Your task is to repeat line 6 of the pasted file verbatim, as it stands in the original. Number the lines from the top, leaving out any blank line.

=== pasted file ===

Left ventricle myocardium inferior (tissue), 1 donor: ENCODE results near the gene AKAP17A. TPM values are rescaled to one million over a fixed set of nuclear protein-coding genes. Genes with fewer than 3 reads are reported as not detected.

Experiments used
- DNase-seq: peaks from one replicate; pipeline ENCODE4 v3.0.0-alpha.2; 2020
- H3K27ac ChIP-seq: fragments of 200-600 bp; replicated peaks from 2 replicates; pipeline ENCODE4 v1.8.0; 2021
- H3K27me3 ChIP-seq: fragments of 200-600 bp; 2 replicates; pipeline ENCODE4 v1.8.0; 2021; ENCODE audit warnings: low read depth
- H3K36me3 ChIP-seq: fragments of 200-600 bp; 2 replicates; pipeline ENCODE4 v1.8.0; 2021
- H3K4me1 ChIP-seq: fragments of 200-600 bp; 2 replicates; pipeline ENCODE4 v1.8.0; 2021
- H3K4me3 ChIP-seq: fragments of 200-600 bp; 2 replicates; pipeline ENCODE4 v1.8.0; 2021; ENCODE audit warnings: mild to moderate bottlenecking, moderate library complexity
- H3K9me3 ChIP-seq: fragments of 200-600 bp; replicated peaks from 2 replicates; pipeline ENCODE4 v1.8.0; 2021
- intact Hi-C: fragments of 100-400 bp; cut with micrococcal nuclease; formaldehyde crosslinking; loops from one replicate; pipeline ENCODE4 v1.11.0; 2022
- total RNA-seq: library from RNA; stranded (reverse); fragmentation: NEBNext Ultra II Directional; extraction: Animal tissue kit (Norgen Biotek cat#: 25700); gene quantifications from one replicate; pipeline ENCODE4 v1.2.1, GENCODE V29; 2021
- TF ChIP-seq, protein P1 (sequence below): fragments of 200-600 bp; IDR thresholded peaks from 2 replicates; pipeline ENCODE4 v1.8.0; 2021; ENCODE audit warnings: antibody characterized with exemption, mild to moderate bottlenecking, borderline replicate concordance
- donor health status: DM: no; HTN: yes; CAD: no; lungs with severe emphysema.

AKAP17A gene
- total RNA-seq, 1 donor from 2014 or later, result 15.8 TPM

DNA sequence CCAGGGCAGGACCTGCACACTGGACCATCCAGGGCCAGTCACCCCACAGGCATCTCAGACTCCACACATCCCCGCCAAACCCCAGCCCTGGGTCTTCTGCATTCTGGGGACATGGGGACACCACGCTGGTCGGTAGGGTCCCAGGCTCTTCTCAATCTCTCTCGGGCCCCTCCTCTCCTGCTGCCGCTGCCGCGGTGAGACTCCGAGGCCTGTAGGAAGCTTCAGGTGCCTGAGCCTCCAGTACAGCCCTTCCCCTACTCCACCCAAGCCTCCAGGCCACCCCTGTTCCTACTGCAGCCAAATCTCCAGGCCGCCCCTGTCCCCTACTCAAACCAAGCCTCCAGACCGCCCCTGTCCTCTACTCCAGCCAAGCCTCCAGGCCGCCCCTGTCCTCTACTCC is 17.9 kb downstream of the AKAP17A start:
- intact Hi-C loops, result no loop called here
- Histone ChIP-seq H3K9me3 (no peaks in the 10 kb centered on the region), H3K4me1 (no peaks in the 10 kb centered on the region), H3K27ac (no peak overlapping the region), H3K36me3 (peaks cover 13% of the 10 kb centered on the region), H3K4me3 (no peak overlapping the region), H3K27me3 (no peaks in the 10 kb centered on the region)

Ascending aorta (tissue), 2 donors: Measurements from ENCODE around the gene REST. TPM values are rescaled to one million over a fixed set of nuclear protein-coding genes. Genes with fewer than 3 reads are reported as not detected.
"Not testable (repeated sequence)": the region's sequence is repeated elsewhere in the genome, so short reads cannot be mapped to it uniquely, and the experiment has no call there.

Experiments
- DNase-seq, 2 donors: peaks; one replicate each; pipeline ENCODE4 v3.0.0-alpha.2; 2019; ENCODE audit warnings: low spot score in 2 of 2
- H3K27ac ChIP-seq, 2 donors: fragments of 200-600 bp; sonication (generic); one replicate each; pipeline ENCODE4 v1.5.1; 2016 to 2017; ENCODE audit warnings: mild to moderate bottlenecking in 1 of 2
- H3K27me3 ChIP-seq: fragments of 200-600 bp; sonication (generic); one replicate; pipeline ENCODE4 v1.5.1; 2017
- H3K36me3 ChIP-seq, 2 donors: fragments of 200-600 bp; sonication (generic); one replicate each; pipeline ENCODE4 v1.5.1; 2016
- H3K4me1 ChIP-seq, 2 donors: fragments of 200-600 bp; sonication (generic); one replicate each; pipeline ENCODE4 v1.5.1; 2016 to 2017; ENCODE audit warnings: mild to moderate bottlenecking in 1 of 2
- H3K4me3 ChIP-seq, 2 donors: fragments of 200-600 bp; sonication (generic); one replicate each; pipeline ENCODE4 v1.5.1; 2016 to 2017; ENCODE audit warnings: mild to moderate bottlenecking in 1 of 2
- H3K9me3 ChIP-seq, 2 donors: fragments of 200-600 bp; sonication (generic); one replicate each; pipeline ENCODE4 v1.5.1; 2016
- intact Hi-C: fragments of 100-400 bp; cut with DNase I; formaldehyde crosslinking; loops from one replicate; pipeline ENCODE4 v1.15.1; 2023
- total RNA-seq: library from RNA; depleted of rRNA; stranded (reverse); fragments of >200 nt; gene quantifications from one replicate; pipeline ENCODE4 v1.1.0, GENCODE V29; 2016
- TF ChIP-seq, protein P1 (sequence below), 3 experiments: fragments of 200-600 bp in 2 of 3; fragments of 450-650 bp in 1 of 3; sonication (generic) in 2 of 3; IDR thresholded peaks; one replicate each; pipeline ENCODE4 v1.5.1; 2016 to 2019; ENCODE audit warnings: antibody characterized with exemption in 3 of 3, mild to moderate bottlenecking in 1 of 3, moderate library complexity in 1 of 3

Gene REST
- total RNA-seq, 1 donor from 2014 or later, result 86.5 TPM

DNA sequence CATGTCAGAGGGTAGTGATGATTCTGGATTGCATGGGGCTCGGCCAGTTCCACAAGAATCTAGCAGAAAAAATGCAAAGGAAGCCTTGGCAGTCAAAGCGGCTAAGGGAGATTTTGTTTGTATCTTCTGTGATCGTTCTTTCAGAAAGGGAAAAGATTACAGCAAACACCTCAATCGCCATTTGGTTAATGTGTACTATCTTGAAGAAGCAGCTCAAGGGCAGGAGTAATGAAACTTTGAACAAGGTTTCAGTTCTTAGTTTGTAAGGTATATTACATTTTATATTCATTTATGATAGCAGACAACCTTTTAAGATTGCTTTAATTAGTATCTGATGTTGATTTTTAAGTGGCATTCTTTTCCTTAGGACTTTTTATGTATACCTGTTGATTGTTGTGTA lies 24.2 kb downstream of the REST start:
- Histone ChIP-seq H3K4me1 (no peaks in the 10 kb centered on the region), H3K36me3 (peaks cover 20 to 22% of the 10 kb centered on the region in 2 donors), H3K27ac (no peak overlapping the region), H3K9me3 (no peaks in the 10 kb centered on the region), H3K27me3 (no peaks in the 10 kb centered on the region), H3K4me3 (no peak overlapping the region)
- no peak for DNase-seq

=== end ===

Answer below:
- H3K36me3 ChIP-seq: fragments of 200-600 bp; 2 replicates; pipeline ENCODE4 v1.8.0; 2021